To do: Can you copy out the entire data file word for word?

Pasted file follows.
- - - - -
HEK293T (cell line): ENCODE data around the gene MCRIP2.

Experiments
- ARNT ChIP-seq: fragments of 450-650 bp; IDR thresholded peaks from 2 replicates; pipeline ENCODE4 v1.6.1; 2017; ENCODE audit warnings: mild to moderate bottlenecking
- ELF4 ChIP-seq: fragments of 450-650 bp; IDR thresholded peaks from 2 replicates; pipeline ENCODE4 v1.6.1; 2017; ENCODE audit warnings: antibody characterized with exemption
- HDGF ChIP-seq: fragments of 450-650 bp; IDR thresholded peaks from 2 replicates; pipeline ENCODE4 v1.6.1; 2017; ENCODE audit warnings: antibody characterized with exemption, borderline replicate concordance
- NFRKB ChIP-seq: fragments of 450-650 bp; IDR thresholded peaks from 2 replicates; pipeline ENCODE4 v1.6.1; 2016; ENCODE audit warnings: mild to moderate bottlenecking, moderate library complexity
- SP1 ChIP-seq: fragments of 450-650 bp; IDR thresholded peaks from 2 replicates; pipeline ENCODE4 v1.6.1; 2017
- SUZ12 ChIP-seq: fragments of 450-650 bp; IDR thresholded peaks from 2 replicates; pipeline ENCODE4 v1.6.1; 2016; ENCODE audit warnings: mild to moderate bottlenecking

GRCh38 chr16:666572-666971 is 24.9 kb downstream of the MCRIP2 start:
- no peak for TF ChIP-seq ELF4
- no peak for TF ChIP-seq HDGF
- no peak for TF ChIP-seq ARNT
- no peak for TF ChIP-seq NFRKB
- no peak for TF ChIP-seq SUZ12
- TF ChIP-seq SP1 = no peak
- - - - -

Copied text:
HEK293T (cell line): ENCODE data around the gene MCRIP2.

Experiments
- ARNT ChIP-seq: fragments of 450-650 bp; IDR thresholded peaks from 2 replicates; pipeline ENCODE4 v1.6.1; 2017; ENCODE audit warnings: mild to moderate bottlenecking
- ELF4 ChIP-seq: fragments of 450-650 bp; IDR thresholded peaks from 2 replicates; pipeline ENCODE4 v1.6.1; 2017; ENCODE audit warnings: antibody characterized with exemption
- HDGF ChIP-seq: fragments of 450-650 bp; IDR thresholded peaks from 2 replicates; pipeline ENCODE4 v1.6.1; 2017; ENCODE audit warnings: antibody characterized with exemption, borderline replicate concordance
- NFRKB ChIP-seq: fragments of 450-650 bp; IDR thresholded peaks from 2 replicates; pipeline ENCODE4 v1.6.1; 2016; ENCODE audit warnings: mild to moderate bottlenecking, moderate library complexity
- SP1 ChIP-seq: fragments of 450-650 bp; IDR thresholded peaks from 2 replicates; pipeline ENCODE4 v1.6.1; 2017
- SUZ12 ChIP-seq: fragments of 450-650 bp; IDR thresholded peaks from 2 replicates; pipeline ENCODE4 v1.6.1; 2016; ENCODE audit warnings: mild to moderate bottlenecking

GRCh38 chr16:666572-666971 is 24.9 kb downstream of the MCRIP2 start:
- no peak for TF ChIP-seq ELF4
- no peak for TF ChIP-seq HDGF
- no peak for TF ChIP-seq ARNT
- no peak for TF ChIP-seq NFRKB
- no peak for TF ChIP-seq SUZ12
- TF ChIP-seq SP1 = no peak